This volume brings together an interdisciplinary group of scholars from the United States, the Middle East, and North Africa, to discuss and critically analyze the intersection of gender and human rights laws as applied to individuals of Arab descent. It seeks to raise consciousness at the intersection of gender, identity, and human rights as it relates to Arabs at home and throughout the diaspora. The context of revolution and the destabilizing impact of armed conflicts in the region are used to critique and examine the utility of human rights law to address contemporary human rights issues through extralegal strategies. To this end, the volume seeks to inform, educate, persuade, and facilitate newer or less-heard perspectives related to gender and masculinities theories. It provides readers with new ways of understanding gender and human rights and proposes forward-looking solutions to implementing human rights norms. The goal of this book is to use the context of Arabs at home and throughout the diaspora to critique and examine the utility of human rights norms and laws to diminish human suffering with the goal of transforming the structural, social, and cultural conditions that impede access to human rights. This book will be of interest to a diverse audience of scholars, students, public policy researchers, lawyers and the educated public interested in the fields of human rights law, international studies, gender politics, migration and diaspora, and Middle East and North African politics.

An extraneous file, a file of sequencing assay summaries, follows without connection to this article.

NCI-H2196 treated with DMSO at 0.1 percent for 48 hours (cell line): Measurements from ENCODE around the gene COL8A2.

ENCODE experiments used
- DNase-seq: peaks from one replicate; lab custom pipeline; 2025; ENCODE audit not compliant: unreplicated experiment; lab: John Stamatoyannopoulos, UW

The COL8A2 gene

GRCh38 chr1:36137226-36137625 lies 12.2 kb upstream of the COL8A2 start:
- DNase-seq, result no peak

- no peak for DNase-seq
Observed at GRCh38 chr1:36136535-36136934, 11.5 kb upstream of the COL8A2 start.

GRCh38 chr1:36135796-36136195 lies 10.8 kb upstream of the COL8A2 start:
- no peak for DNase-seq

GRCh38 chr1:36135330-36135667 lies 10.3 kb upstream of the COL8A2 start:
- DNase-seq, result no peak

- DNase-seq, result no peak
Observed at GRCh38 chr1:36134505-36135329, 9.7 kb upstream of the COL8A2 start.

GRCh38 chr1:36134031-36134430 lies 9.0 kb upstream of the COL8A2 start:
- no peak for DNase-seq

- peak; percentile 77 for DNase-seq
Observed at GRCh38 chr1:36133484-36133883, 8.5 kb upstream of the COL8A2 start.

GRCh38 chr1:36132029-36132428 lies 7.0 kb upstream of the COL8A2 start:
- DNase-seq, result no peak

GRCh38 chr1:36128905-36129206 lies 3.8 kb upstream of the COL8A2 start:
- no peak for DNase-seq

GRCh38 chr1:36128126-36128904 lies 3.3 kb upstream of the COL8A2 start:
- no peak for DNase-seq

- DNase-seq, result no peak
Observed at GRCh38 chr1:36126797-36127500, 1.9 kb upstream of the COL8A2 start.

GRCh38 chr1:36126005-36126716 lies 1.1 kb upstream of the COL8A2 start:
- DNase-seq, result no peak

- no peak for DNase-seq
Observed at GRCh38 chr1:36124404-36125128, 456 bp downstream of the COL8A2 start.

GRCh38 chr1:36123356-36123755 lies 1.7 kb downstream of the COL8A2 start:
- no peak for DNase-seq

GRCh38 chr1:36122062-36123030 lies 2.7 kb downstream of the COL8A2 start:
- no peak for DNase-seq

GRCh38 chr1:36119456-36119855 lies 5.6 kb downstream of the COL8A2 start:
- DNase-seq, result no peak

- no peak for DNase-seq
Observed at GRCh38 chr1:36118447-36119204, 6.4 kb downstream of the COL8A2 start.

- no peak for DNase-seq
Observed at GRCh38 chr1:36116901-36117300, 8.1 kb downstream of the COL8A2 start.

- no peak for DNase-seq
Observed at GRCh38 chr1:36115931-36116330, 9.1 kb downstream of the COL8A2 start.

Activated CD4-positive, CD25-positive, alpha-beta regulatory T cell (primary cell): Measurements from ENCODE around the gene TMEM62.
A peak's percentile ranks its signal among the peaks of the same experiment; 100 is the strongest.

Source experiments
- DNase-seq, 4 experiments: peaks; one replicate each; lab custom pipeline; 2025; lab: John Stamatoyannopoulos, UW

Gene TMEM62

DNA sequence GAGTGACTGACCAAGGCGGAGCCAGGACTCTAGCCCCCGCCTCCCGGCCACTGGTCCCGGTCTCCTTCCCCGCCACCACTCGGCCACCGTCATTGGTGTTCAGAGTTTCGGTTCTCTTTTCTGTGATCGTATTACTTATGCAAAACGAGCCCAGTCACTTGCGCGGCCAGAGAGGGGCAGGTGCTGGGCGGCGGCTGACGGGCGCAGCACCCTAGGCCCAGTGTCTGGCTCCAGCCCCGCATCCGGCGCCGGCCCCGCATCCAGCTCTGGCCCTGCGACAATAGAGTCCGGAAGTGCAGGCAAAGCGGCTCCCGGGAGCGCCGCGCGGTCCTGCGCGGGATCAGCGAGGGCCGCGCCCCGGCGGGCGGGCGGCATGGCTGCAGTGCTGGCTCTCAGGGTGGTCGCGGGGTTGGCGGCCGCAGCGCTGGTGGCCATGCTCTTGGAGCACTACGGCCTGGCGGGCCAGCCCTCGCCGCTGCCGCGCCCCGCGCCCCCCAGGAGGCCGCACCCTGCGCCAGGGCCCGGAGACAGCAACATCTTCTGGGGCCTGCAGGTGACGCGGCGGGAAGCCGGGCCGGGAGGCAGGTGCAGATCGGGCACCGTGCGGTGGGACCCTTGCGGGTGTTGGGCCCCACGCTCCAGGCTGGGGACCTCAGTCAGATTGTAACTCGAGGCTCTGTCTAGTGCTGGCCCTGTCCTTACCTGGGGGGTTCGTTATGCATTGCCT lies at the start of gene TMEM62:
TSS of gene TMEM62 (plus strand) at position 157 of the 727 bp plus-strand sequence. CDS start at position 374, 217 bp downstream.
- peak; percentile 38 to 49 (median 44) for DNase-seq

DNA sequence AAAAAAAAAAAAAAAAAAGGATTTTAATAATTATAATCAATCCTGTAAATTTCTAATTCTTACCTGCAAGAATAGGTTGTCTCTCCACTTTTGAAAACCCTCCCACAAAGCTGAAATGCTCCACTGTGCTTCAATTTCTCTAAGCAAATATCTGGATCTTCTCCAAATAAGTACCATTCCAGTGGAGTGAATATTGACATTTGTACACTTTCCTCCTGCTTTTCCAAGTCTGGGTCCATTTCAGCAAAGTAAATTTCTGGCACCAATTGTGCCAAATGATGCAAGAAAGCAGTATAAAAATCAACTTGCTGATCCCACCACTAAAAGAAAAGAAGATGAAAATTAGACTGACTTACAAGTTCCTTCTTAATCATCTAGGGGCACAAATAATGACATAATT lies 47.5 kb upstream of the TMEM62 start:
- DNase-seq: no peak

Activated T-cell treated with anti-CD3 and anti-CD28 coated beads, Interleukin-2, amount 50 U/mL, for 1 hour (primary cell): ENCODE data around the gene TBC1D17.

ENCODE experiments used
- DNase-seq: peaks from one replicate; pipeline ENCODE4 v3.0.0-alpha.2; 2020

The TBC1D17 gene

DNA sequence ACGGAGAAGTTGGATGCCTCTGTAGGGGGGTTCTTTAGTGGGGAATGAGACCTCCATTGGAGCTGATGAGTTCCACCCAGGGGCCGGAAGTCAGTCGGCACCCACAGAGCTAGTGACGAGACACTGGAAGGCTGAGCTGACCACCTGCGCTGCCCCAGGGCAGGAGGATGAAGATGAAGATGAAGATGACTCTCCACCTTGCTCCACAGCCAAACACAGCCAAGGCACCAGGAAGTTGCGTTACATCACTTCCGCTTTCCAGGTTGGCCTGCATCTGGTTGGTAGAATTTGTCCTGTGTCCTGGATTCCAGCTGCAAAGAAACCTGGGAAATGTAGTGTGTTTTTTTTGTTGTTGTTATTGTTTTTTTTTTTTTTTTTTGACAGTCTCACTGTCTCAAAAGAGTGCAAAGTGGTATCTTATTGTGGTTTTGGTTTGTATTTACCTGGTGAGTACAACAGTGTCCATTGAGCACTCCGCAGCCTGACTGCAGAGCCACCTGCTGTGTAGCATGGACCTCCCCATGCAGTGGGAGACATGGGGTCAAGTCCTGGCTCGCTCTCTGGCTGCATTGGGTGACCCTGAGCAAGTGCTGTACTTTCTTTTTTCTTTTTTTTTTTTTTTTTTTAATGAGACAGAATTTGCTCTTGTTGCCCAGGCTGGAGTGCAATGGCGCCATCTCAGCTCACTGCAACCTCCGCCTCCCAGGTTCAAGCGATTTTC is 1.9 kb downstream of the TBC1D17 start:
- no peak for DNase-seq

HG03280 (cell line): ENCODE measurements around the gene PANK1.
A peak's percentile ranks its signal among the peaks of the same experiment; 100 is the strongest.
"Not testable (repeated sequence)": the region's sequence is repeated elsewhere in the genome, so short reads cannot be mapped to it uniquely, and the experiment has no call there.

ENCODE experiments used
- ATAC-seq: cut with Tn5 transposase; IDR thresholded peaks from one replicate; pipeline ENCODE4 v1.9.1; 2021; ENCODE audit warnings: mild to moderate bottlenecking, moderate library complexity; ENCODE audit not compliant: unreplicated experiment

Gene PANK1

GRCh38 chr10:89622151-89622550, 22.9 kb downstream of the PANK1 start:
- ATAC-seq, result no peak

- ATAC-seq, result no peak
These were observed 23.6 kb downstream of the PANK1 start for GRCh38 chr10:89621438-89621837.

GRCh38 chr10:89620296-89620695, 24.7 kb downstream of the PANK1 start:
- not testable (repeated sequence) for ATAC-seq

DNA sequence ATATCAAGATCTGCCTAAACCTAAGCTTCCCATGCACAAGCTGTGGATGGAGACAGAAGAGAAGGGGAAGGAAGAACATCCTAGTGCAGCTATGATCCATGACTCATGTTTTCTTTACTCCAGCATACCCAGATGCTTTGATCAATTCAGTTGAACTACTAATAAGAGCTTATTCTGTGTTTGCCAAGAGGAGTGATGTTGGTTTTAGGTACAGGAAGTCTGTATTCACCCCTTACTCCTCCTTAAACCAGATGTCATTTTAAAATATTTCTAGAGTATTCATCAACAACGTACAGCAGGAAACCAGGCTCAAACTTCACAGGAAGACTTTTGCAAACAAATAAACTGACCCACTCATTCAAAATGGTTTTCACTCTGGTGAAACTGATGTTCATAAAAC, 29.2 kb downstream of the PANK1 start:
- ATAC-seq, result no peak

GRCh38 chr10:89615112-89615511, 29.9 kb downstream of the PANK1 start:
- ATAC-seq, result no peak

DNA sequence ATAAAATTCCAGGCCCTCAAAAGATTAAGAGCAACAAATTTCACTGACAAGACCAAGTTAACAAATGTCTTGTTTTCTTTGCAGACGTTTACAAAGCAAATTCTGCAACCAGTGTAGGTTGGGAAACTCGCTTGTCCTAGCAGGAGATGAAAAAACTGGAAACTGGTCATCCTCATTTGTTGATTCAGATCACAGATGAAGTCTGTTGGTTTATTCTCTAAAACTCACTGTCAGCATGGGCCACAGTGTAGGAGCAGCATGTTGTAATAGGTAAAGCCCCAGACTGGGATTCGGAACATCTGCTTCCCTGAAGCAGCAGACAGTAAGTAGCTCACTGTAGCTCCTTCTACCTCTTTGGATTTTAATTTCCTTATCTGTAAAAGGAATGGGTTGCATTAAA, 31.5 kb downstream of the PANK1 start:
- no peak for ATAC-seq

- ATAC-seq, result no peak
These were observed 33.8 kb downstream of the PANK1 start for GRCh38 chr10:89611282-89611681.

Formatted Contents Note
Cover; Half Title; Series Page; Title Page; Copyright Page; Contents; Foreword; Introduction; Acknowledgments; List of contributors; PART I: Defining gender and human rights for arabs at home and throughout the diaspora; 1 Hegemonic femininity and hijab as a human right; 2 Palestine's accession to CEDAW: one step of the thousand-mile journey; PART II: At home: Arab Spring, gender, and human rights; 3 The sources of public patriarchal authority in Morocco; 4 Media representations of Palestinian women: post-arab Uprisings; PART III: The Arab diaspora: gender, human rights, and migration 5 Theorizing sexual violence against men in the Middle East and North african region as gender-related persecution under refugee and asylum law6 Gender, Islamophobia, and refugee exceptionalism; 7 Moroccan women migrants in Europe: a transformative experience; Bibliography; Index
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OCLC-licensed vendor bibliographic record.